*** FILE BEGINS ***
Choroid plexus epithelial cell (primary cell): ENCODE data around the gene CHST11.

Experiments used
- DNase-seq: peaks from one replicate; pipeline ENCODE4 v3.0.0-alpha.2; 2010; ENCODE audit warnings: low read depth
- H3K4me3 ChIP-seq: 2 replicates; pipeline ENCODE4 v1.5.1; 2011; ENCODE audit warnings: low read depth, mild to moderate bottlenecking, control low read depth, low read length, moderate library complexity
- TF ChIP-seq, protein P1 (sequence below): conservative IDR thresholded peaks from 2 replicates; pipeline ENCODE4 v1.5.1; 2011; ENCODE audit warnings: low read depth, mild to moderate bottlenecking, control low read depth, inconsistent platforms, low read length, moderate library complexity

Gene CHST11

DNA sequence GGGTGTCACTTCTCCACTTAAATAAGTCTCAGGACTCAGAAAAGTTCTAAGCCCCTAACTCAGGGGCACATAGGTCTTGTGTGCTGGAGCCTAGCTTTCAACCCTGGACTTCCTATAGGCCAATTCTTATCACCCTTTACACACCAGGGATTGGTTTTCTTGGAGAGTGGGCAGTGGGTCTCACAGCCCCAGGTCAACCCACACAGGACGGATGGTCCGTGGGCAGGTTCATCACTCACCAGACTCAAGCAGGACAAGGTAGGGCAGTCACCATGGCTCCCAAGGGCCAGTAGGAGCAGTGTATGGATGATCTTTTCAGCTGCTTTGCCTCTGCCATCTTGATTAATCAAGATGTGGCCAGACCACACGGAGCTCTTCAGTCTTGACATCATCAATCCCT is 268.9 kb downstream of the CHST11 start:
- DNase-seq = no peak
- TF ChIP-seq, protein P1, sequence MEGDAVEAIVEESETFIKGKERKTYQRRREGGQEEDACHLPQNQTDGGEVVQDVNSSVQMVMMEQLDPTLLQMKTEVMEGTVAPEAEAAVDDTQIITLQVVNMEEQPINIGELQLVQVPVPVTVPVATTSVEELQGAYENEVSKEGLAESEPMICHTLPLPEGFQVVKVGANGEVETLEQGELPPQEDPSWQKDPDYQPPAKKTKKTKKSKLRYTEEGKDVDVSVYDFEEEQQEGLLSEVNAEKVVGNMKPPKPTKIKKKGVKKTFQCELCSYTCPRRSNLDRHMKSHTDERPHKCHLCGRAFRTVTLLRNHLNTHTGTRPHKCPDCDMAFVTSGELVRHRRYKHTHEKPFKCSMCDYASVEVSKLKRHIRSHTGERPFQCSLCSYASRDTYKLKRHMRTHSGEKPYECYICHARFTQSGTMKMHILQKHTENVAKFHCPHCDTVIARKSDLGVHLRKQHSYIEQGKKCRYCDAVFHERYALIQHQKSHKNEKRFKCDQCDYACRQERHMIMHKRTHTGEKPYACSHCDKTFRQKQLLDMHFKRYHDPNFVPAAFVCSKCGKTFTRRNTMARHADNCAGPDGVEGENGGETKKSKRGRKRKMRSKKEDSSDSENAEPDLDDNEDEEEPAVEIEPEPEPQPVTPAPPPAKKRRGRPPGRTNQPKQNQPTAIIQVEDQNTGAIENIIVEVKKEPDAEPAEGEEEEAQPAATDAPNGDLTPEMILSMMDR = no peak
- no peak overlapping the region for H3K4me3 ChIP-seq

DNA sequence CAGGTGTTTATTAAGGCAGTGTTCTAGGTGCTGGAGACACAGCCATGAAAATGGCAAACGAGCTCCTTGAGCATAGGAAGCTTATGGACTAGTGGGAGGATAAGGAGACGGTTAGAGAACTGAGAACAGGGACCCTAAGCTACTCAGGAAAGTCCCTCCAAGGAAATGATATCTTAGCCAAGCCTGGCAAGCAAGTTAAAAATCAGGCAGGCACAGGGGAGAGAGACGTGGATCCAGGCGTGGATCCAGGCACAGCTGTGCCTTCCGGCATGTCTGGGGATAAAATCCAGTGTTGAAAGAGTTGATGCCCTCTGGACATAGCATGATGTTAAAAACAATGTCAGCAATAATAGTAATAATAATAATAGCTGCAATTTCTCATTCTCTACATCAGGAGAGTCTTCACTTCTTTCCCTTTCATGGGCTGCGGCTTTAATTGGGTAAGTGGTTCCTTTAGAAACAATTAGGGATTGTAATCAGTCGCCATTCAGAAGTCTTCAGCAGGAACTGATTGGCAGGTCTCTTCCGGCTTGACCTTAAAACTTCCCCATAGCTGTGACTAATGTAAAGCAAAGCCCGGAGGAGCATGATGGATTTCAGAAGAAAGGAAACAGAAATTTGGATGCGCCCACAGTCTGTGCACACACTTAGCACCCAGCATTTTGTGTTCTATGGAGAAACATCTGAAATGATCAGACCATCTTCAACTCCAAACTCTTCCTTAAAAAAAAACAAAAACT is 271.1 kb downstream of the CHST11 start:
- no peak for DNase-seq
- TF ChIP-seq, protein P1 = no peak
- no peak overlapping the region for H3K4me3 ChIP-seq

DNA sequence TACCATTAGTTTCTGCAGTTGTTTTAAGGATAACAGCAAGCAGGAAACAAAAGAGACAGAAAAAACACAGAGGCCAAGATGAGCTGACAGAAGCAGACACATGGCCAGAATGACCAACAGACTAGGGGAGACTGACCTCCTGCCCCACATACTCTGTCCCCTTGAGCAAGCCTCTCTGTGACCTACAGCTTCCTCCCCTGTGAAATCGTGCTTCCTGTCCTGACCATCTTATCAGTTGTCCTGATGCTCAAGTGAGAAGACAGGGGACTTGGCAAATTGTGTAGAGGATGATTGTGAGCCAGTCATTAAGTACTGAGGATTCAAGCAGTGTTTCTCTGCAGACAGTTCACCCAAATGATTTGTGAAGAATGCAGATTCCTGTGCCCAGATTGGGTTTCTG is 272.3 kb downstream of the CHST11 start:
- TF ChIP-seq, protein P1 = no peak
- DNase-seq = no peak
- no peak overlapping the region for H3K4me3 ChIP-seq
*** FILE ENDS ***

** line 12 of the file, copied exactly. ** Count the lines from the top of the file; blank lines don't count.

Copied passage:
- no peak for DNase-seq